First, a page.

Do I have a right to a c-section? Update on Oxford University Hospitals

On 24th May we launched a campaign to engage with Trusts who state that they do not offer maternal request caesarean sections, thereby denying women the individual respect and consideration they are entitled to. The first Trust we wrote to was Oxford University Hospitals whose policy on offering planned caesarean sections is stated in this leaflet:

http://www.ouh.nhs.uk/patient-guide/leaflets/files/10405Pcaesarean.pdf

OUH responded to our original letter stating that their approach was in full compliance with NICE guidelines, and that they offered a “kind, friendly and professional service”. Unfortunately the reports we have received of women not being listened too, being left shaken by consultations, and being left distressed and anxious knowing that their request for a caesarean section would not be granted by OUH, are at odds with OUH’s account.  Therefore, this week, we wrote again to the Trust, their Commissioners, Healthwatch Oxfordshire and the CQC, to share some of your stories and to urge them to reconsider their approach. If you would like to tell us about your experience or requesting a maternal request caesarean section at OUH or elsewhere, please comment below…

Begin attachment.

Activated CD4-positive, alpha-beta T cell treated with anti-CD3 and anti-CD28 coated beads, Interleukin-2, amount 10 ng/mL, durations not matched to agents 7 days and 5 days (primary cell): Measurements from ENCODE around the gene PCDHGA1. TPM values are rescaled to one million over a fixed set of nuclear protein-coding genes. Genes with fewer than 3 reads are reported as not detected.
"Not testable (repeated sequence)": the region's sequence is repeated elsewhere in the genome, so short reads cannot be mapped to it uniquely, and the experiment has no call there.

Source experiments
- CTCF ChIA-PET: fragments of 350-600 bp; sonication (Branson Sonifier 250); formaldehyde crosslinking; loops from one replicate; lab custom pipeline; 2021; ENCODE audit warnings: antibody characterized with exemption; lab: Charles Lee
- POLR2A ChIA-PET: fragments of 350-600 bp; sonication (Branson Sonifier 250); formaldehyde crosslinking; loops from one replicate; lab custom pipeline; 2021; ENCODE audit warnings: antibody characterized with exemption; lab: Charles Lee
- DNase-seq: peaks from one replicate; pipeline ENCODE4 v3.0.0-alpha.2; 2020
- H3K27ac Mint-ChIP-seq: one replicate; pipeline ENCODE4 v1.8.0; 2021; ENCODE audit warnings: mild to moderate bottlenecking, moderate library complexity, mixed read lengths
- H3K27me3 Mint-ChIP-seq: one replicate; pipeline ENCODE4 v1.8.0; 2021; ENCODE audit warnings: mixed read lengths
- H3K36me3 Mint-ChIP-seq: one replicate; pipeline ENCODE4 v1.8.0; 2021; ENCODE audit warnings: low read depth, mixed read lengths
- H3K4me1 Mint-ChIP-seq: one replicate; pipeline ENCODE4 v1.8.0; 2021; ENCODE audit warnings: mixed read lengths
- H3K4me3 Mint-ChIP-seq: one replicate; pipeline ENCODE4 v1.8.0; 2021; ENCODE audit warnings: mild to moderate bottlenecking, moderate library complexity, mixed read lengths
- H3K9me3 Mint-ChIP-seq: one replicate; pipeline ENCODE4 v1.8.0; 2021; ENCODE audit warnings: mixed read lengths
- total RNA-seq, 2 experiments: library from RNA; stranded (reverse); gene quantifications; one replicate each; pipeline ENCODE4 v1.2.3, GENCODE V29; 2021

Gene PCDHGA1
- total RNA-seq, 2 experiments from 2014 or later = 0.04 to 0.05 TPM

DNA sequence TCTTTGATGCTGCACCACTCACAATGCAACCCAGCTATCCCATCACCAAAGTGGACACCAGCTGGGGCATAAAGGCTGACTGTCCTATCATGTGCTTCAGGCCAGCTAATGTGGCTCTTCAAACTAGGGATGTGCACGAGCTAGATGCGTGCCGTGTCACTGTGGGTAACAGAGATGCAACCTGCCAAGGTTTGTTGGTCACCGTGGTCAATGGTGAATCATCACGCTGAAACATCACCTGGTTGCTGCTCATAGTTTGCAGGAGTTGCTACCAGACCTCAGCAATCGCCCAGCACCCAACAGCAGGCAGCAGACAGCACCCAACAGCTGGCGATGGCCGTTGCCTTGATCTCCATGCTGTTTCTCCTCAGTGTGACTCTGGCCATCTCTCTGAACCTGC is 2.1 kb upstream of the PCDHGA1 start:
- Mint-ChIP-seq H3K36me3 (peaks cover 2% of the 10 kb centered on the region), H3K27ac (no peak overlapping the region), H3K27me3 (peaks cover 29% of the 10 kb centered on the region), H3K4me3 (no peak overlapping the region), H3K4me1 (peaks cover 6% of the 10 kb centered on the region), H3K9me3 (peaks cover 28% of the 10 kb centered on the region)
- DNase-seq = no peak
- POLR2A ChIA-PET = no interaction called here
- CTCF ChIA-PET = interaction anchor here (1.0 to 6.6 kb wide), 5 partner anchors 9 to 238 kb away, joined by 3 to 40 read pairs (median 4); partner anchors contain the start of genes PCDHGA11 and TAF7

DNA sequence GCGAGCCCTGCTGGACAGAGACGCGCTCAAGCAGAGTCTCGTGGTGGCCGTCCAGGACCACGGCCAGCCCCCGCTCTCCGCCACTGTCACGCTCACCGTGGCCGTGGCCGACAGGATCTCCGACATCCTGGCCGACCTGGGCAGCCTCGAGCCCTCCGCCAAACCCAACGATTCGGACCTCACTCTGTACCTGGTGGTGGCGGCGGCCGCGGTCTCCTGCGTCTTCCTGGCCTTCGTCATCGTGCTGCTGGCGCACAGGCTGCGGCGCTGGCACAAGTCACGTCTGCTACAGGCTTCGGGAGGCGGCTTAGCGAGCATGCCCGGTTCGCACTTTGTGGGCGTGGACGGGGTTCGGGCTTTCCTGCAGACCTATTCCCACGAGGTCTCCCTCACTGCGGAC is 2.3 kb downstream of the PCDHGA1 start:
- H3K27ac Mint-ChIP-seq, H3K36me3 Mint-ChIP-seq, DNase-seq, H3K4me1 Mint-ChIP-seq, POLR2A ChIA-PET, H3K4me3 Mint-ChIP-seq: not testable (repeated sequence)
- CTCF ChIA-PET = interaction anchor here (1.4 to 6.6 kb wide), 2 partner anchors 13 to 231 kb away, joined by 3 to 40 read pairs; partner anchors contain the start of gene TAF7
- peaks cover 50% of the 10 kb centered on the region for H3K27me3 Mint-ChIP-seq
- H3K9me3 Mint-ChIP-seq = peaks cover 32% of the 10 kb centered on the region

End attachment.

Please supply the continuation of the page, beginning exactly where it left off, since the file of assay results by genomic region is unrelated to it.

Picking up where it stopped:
Letter to R Schiller (Birthrights) from OUH

Second letter to OUH from Birthrights with case studies

2 thoughts on “Do I have a right to a c-section? Update on Oxford University Hospitals

  1. I was denied an elective ceasarean section with my daughter almost 18 months ago. I requested it because of a chronic bladder condition and pelvic floor dysfunction. I was told a vaginal delivery was recommended over a c section. I went on to deliver vaginally after a long induction. I was given an episiotomy and then sustained a bad 3rd degree tear. I have been left with muscle damage that can’t be fixed and will face bowel issues in later life. This was exactly the scenario I was trying to avoid when I requested the section and I will forever regret not following my gut and being more forceful. It is a shame women all over the UK are not making decisions about their own health and bodies, I can’t understand how such a lack of consent can exist in this area of medicine. And all for saving money. I feel I had been allowed the section I requested it would have saved the NHS thousands…I have been seen by my hospital every month for 18 months, god knows what the cost of that was. It just makes me sad that women are made to feel guilty or even stupid when they choose the mode of delivery, we should have control over our bodies and medical treatment.

  2. My cousin DIED from direct complications of repeat elective Caesarean section. She left her husband with 2 children under 1 years old. They have never really known their lovely mother. This is the ultimate price by choosing CS and one that is less likely after vaginal birth. I understand choice, anxiety, fear and the outcome of abuse and the effect this has, but it has to be balanced against the real risks of CS and the effect on families. Oxford does care and has to look at the whole picture.

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